Direct Determination of ABO Blood Group Genotypes from Whole Blood Using PCR-Amplification of Specific Alleles Method
American Journal of BioScience
Volume 2, Issue 2, March 2014, Pages: 49-55
Received: Feb. 14, 2014; Published: Mar. 30, 2014
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Authors
Kensaku Aki, Department of Cells and Immunity Analytics, Institute of Health Biosciences, The University of Tokushima Graduate School, Tokushima, Japan
Kazuyoshi Kawazoe, Department of Pharmacy, Tokushima University Hospital, Tokushima, Japan
Azusa Izumi, Clinical Laboratory, Mie Prefectural Shima Hospital, Mie, Japan
Tomoki Tada, Department of Cells and Immunity Analytics, Institute of Health Biosciences, The University of Tokushima Graduate School, Tokushima, Japan; Subdivision of Biomedical Laboratory Sciences, Graduate School of Health Sciences, The University of Tokushima, Tokushima, Japan
Kazuo Minakuchi, Department of Pharmacy, Tokushima University Hospital, Tokushima, Japan
Eiji Hosoi, Department of Cells and Immunity Analytics, Institute of Health Biosciences, The University of Tokushima Graduate School, Tokushima, Japan
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Abstract
ABO antigens are known to be oligosaccharide antigens, and are widely expressed on the membranes of red blood cells and tissue cells. Therefore, the determining ABO blood group antigens is important in both transfusion and organ transplantation, and is one of the markers used for personal identification in forensics. The ABO blood group is currently determined by the presence of A and B antigens on red blood cells using serological tests in clinical laboratories. The gene sequences of the ABO blood group in chromosome 9q34.1-q34.2 have also been determined. Accordingly, it has become possible to genetically analyze the ABO blood group using molecular biological techniques. We recently developed an ABO genotyping method based on PCR amplification of specific alleles (PASA) using DNA extracted from blood and saliva. However, the extraction and purification of DNA is necessary prior to PCR because blood and saliva contain various substances that inhibit PCR. Furthermore, the PCR amplification of specific alleles (PASA) method requires specificity and stability for allele-specific amplification. Therefore, it is very difficult to use whole blood directly. Here, we described the development and use of ABO genotyping from whole blood using a commercially available reagent kit, which can effectively neutralize inhibitory substances present in the blood. In this study, for all genes of the six major ABO genotypes and cisA2B3 genotype of the AB variant, only specific bands were clearly amplified, whereas non-specific bands were not amplified at all. In addition, this method was able to determine ABO genotyping using 5-fold diluted fresh whole blood, or 5-fold diluted whole blood that was freeze-stored in 100 µL aliquots at -20 oC by subdivided for a maximum of 30 days. This analysis method to determine ABO blood group genotyping is simple and useful, and is expected to be used widely throughout research and clinical laboratories and forensic fields.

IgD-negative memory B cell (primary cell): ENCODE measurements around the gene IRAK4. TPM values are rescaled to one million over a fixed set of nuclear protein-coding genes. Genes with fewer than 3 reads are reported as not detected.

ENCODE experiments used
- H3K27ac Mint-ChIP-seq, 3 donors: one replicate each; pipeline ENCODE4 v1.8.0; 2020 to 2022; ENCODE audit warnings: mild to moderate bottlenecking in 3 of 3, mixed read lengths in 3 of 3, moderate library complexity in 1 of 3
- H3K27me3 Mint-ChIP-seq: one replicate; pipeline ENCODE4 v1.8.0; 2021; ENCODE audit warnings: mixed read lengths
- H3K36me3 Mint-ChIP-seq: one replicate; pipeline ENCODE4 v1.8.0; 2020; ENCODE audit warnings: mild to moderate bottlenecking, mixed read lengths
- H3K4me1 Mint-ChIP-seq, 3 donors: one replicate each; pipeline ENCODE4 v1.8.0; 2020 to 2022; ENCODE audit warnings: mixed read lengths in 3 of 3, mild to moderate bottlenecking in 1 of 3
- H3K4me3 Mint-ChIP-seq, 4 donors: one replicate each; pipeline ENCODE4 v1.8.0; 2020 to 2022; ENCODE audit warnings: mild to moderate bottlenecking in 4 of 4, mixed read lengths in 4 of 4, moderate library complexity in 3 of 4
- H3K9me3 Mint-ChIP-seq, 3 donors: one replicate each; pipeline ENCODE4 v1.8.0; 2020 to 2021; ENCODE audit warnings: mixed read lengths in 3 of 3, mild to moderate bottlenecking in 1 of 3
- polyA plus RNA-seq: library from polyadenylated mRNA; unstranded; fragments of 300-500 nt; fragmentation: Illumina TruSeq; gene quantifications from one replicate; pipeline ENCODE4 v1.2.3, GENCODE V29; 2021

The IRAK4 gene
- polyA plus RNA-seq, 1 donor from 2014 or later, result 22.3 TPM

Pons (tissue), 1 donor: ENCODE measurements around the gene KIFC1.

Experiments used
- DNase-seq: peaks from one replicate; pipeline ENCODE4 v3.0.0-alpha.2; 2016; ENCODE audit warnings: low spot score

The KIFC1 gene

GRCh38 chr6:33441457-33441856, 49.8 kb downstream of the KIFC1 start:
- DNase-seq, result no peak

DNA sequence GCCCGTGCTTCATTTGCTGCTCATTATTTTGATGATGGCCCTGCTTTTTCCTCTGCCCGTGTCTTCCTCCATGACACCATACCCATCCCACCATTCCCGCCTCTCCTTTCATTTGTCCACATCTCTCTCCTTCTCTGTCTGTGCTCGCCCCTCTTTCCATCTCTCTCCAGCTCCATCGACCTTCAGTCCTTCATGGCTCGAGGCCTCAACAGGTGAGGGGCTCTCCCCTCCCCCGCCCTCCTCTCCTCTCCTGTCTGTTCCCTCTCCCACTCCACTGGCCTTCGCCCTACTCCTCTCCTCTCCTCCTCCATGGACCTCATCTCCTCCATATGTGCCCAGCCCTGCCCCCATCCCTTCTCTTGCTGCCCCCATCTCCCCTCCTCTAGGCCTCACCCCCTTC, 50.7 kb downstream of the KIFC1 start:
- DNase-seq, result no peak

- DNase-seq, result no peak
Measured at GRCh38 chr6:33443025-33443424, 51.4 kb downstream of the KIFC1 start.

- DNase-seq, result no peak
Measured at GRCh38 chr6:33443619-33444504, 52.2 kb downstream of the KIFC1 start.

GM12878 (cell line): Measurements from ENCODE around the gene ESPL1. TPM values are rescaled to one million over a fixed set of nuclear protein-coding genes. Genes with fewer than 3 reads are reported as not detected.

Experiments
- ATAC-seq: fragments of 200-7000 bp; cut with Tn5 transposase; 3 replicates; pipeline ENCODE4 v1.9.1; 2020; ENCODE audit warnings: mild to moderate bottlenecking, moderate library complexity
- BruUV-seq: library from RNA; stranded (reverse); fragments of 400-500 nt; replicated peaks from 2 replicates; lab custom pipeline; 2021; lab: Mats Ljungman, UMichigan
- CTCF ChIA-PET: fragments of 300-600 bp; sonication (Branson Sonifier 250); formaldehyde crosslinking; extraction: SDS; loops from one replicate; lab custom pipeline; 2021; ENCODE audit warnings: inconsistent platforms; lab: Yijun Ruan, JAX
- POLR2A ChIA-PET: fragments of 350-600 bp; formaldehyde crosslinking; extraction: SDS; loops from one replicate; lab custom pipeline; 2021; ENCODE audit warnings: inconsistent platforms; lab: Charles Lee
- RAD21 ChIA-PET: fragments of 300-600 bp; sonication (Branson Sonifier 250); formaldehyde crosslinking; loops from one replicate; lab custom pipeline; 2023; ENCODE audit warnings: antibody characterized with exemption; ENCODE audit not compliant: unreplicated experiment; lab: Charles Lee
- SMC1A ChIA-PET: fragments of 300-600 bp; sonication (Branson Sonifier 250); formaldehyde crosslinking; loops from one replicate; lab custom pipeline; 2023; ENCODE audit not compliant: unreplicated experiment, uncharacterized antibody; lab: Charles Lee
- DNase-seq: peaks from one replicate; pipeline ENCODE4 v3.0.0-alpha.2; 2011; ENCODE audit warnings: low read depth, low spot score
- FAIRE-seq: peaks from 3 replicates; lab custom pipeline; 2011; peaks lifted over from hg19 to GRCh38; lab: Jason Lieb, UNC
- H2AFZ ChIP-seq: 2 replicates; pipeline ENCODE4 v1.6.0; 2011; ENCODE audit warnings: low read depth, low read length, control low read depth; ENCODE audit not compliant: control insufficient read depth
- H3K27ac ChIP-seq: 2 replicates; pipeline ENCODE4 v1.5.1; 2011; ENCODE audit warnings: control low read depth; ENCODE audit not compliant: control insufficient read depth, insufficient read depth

Keywords
ABO Blood Group, Direct PCR, DNA Typing, PASA: PCR Amplification of Specific Alleles, CisAB
To cite this article
Kensaku Aki, Kazuyoshi Kawazoe, Azusa Izumi, Tomoki Tada, Kazuo Minakuchi, Eiji Hosoi, Direct Determination of ABO Blood Group Genotypes from Whole Blood Using PCR-Amplification of Specific Alleles Method, American Journal of BioScience. Vol. 2, No. 2, 2014, pp. 49-55. doi: 10.11648/j.ajbio.20140202.15
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